Kristin Romberg

Joan Jonas, Double Lunar Rabbits, 2010, video, color, sound, 4 minutes. © Artists Rights Society (ARS), New York/DACS, London.

Joan Jonas

TATE MODERN
LONDON
March 14 - August 5
Curated by Andrea Lissoni and Julienne Lorz with Monika Bayer-Wermuth

Tate Modern March 14–August 5 Curated by This exhibition will be the largest survey of Joan Jonas’s work ever presented in the UK, and the first to make use of multiple venues within Tate Modern and adjacent outdoor waterfront spaces. Displaying twenty works spanning Jonas’s five-decade-long career, the show will include large-scale multimedia installations, single-channel videos, films, and live performances, including germinal works such as Mirror Piece, 1969; Organic Honey’s Visual Telepathy, 1972; Mirage, 1976; The Juniper Tree, 1976; Reanimation, 2010;and Lines in the Sand, 2002–2005. In keeping with Jonas’s interest in returning to earlier projects as the basis for new work, several of the performances will be reinterpreted. A fully illustrated catalogue will provide a diverse collection of interviews with Jonas at different moments in her career, but the question remains: When will a comparable exhibition of Jonas’s work be mounted in the United States? Travels to Haus der Kunst, Munich, November 9, 2018–March 3, 2019.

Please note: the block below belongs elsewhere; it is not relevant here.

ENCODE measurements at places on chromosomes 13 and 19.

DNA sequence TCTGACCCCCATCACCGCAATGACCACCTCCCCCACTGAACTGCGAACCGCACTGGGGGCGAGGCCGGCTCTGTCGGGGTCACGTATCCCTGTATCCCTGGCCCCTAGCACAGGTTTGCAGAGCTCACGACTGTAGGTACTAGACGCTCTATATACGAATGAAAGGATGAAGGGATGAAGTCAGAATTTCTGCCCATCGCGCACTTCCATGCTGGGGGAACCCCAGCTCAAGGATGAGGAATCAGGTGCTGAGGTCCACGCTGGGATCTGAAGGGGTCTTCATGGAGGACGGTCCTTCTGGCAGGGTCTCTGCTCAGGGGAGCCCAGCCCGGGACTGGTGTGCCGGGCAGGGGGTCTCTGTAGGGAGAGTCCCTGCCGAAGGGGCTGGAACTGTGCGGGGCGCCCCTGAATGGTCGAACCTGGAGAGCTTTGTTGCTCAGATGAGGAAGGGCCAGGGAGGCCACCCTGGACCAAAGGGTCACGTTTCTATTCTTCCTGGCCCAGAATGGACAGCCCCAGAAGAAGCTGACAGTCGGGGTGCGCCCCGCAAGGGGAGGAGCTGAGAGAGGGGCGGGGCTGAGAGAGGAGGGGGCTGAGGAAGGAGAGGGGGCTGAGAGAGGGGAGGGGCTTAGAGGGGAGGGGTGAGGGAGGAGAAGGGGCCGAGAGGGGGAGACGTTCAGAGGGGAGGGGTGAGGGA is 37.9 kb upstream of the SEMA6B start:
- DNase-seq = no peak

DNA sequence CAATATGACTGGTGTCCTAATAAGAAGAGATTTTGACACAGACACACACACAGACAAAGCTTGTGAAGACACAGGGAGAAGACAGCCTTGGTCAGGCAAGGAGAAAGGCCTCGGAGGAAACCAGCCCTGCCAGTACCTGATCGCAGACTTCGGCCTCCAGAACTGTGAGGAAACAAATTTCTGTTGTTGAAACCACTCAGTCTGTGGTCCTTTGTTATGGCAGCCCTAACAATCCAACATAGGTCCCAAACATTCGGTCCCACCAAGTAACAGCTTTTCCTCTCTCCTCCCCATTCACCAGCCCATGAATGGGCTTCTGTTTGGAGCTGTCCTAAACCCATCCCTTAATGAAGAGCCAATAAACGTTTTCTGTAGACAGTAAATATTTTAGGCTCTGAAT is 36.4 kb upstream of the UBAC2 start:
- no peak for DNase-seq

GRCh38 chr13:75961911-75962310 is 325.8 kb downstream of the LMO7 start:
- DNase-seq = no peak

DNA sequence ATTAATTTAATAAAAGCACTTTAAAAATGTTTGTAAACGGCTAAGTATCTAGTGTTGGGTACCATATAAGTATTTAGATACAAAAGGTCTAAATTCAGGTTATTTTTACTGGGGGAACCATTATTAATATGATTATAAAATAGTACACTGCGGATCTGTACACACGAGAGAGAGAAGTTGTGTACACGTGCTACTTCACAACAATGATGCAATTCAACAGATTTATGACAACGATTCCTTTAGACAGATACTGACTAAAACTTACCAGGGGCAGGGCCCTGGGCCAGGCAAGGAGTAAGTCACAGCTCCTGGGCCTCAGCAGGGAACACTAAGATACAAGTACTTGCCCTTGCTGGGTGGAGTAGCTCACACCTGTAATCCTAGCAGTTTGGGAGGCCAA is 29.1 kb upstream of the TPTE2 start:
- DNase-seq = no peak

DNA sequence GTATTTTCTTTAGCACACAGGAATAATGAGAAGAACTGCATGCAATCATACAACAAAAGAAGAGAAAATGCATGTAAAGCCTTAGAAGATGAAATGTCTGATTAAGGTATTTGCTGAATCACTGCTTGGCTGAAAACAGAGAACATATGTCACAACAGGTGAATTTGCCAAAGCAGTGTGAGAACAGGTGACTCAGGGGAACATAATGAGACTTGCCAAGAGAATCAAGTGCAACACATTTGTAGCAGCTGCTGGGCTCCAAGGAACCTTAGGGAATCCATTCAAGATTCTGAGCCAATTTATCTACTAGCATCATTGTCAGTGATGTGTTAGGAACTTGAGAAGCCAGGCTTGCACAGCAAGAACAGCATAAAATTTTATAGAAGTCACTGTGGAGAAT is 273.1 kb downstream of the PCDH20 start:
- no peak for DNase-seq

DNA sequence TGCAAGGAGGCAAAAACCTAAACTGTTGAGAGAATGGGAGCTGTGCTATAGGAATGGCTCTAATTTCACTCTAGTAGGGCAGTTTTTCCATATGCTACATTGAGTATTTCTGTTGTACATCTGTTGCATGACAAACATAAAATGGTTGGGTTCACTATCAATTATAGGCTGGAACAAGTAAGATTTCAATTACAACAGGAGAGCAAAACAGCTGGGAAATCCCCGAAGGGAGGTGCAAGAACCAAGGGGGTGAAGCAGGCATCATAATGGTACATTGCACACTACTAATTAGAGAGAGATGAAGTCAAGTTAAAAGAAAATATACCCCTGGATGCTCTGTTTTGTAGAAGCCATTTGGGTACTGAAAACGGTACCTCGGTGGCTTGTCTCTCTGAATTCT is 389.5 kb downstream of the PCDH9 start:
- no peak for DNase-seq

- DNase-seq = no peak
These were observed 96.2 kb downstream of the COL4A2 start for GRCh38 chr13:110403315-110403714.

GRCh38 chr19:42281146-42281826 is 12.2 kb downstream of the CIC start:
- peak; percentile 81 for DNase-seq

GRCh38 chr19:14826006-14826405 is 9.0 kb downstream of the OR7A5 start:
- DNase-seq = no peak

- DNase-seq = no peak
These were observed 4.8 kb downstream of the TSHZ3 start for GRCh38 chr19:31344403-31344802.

Ann Reynolds

Tacita Dean, Antigone, 2018, two-channel 35-mm film, color, sound, approx. 60 minutes.

“Tacita Dean: Landscape”

ROYAL ACADEMY OF ARTS | PICCADILLY
LONDON
May 19 - August 12
Curated by Sarah Lea and Desiree de Chair

“Landscape” is one of a trio of genre-themed exhibitions Dean will present in London this spring, as part of an unprecedented collaboration between three major institutions. (The National Portrait Gallery will focus, unsurprisingly, on Dean’s portraiture, and the National Gallery will show her still lifes.) Dean’s landscapes span disparate materials—chalk drawings, films, gouache on found postcards—but a beguiling interest in the contingent and the ephemeral is found throughout the artist’s extensive engagement with the genre. At the Royal Academy, a survey of this work will be accompanied by the premiere of a 35-mm film made using the same aperture—masking technique the artist developed for FILM, 2011, her monumental commission for Tate Modern’s Turbine Hall. Like that paean to analogue materiality, this new film will rely on distinctly photochemical means to explore the possibilities of compositing, an operation typically associated with digital imaging.  

Erika Balsom

Judith Hopf

KW INSTITUTE FOR CONTEMPORARY ART
BERLIN